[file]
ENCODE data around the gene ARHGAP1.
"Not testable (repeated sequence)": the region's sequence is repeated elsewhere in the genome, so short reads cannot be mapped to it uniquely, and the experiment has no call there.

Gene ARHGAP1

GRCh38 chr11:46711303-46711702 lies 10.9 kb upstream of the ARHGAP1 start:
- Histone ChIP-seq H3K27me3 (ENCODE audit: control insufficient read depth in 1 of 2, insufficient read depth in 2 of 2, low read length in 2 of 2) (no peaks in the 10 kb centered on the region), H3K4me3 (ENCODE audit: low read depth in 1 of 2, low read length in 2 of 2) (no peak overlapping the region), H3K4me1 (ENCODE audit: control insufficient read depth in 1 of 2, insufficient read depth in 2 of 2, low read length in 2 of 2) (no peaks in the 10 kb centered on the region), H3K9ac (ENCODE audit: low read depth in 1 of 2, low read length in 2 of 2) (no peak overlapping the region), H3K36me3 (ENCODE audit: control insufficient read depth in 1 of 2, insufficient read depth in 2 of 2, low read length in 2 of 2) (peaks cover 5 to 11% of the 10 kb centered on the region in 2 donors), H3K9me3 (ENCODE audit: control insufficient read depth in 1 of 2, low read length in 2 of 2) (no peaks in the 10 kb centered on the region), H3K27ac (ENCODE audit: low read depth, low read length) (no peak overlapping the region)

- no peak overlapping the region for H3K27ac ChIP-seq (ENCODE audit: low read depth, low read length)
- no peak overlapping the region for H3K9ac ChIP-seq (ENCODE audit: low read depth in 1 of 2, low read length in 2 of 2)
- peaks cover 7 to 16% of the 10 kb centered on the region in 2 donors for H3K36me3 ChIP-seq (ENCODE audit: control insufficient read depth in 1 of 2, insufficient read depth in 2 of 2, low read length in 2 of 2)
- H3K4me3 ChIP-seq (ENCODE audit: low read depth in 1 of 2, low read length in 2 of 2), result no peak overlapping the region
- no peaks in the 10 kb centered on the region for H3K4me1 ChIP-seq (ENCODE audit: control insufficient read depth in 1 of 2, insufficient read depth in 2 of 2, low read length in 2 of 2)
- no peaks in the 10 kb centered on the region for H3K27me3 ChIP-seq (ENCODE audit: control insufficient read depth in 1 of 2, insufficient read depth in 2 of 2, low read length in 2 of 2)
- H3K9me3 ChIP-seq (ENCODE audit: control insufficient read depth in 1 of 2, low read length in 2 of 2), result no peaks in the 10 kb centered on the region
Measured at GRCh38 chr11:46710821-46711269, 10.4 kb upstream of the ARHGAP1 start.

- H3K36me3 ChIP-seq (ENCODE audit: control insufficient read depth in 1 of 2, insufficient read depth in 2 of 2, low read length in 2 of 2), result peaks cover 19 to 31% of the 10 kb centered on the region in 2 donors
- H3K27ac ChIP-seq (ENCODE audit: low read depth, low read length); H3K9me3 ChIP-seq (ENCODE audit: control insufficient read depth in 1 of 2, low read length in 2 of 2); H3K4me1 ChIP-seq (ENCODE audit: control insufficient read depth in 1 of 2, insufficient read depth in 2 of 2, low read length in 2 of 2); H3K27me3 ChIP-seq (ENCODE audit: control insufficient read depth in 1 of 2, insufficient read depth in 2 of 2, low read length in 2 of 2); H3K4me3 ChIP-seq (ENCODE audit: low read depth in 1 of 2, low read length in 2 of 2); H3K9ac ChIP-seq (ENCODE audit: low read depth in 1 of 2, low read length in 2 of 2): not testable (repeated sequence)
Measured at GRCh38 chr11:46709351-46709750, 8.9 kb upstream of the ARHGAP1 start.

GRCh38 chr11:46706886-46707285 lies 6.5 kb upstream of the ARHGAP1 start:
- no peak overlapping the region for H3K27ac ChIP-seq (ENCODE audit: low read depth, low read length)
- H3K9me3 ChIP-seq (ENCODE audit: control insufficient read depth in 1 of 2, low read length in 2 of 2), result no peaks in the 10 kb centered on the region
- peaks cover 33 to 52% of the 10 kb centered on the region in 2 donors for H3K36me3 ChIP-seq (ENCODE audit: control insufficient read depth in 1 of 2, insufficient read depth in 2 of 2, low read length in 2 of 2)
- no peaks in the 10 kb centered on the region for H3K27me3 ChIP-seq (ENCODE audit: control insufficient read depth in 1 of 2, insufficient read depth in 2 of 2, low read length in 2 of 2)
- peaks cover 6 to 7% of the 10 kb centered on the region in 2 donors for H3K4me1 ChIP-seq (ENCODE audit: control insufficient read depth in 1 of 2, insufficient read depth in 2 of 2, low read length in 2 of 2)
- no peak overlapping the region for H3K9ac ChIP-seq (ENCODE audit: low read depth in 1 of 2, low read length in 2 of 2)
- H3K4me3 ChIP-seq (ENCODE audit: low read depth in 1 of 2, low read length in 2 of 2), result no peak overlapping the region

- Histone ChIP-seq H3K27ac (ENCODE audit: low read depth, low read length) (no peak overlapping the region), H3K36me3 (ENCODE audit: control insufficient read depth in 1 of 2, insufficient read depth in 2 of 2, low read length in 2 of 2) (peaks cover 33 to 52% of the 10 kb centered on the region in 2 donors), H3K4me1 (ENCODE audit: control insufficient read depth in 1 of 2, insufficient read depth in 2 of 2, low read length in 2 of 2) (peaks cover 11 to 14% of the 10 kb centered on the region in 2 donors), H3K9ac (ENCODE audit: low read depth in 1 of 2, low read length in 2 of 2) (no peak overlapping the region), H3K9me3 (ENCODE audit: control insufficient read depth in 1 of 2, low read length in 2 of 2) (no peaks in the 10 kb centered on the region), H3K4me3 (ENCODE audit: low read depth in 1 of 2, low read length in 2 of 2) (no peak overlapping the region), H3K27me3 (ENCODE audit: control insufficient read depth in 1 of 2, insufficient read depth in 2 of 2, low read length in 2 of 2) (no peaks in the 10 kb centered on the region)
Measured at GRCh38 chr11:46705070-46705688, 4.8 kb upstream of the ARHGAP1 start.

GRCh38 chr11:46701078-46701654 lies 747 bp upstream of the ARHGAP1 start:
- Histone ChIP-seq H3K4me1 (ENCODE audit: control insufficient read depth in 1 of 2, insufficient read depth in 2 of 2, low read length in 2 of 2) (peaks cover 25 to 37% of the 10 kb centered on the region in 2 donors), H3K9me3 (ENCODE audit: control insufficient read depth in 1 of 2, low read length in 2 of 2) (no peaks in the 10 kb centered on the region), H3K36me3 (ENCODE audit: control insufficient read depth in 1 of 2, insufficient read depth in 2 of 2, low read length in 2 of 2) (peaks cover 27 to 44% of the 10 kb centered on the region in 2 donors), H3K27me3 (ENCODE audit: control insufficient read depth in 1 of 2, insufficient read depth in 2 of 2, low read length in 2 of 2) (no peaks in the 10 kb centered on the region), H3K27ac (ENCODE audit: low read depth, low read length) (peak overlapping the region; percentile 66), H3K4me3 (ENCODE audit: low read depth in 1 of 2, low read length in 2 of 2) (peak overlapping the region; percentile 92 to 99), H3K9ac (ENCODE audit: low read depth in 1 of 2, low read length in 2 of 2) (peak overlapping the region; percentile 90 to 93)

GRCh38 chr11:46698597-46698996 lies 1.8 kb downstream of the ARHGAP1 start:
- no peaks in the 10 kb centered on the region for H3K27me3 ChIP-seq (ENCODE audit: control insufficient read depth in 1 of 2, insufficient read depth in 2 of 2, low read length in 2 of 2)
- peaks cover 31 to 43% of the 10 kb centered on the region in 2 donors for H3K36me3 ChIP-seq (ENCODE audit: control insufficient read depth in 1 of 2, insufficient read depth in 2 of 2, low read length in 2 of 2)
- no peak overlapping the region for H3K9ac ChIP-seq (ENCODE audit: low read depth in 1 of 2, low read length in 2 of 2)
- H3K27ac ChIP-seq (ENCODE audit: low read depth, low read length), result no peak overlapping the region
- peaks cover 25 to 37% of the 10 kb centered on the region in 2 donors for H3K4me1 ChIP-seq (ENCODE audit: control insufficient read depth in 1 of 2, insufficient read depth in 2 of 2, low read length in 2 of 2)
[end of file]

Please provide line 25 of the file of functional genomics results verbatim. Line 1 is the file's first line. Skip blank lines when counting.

- Histone ChIP-seq H3K27ac (ENCODE audit: low read depth, low read length) (no peak overlapping the region), H3K36me3 (ENCODE audit: control insufficient read depth in 1 of 2, insufficient read depth in 2 of 2, low read length in 2 of 2) (peaks cover 33 to 52% of the 10 kb centered on the region in 2 donors), H3K4me1 (ENCODE audit: control insufficient read depth in 1 of 2, insufficient read depth in 2 of 2, low read length in 2 of 2) (peaks cover 11 to 14% of the 10 kb centered on the region in 2 donors), H3K9ac (ENCODE audit: low read depth in 1 of 2, low read length in 2 of 2) (no peak overlapping the region), H3K9me3 (ENCODE audit: control insufficient read depth in 1 of 2, low read length in 2 of 2) (no peaks in the 10 kb centered on the region), H3K4me3 (ENCODE audit: low read depth in 1 of 2, low read length in 2 of 2) (no peak overlapping the region), H3K27me3 (ENCODE audit: control insufficient read depth in 1 of 2, insufficient read depth in 2 of 2, low read length in 2 of 2) (no peaks in the 10 kb centered on the region)